Listen to her say "That made my stomach hurt last time I ate too much of it, I don't want to do that again." Marvel at the fact that a bag of candy can last for months and be forgotten. Count how many times a "treat" is found with one bite eaten and the rest left behind. This is not to say she always chooses what others would consider "healthy," but many of us could learn something from this child.


*We do respect the rules/wishes of others when we are in someone else's space. For example, if we are at a house where eating is only allowed in the kitchen, we only eat in the kitchen.

16 comments:

  1. this was so refreshing for me, i've been stressing about how much my daughter is eating, as many things regarding parenting, trusting our children is key

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  2. I agree with the above comment and I too stress about my kids eating. I will enjoy a bit more of food freedom!

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  3. It's so easy to get stressed about this. But once you let go of the stress, it feels great!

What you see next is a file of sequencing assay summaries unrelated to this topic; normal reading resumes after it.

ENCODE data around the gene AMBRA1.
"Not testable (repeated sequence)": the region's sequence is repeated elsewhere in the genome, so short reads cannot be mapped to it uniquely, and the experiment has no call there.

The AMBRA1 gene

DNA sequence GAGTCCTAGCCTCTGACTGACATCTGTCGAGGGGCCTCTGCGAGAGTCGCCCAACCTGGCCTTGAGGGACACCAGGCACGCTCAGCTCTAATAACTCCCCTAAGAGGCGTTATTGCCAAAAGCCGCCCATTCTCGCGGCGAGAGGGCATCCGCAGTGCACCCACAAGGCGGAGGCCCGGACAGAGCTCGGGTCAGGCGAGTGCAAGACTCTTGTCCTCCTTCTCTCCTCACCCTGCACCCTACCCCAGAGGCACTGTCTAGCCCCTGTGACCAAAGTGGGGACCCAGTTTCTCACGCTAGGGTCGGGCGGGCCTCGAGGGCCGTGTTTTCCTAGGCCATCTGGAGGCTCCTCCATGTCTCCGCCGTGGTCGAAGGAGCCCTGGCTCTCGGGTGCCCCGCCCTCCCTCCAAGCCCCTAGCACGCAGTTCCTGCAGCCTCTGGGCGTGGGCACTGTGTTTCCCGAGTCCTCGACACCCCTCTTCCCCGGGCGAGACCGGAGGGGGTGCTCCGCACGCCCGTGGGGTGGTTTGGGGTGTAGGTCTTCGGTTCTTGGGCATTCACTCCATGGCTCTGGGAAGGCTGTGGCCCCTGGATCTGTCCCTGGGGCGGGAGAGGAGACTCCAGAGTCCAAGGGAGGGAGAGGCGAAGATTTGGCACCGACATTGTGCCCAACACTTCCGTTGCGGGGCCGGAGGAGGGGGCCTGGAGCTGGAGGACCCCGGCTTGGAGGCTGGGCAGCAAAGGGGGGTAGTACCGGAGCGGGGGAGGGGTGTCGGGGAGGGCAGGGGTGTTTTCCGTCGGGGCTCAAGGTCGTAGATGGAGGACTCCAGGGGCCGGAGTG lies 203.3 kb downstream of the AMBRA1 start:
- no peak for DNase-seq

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  4. I love love love this and feel grateful that you wrote it. My own fear (about my own love of sweets and my internal judging of that as horrible) has been passed onto my 5 year old and now I want to undo it. I hate that I"ve said "healthy" versus not. Any ideas/inspiration/advice for transitioning back to his own internal truth and self awareness that he came with (and I messed up)?

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  5. @Kris, The good news is, just by recognizing it, you could be on your way to undoing whatever fears you have passed on. I think the key to transitioning at this point is to start saying "Yes" more, and saying it without hesitation. Realize that things could swing in the other direction for a little while, meaning that your child may take every opportunity to get previously limited "treats" until he figures out whether you are going to change your mind again. This initial phase may be uncomfortable, but if you try to let go and enjoy, it will make a big difference in your life.

    Start buying or making some foods he will enjoy (ice cream, candy, or something else he asks for) and then just say yes whenever he asks for it. Enjoy something with him. It is really fun to have ice cream for breakfast. :) And there is plenty of time to get other foods in during the day.

    Also realize this is not a prescription for getting your child to eat less of what you might think of as junk food. But he will find his own comfort level, and he will lose the baggage that so many of us grow up with.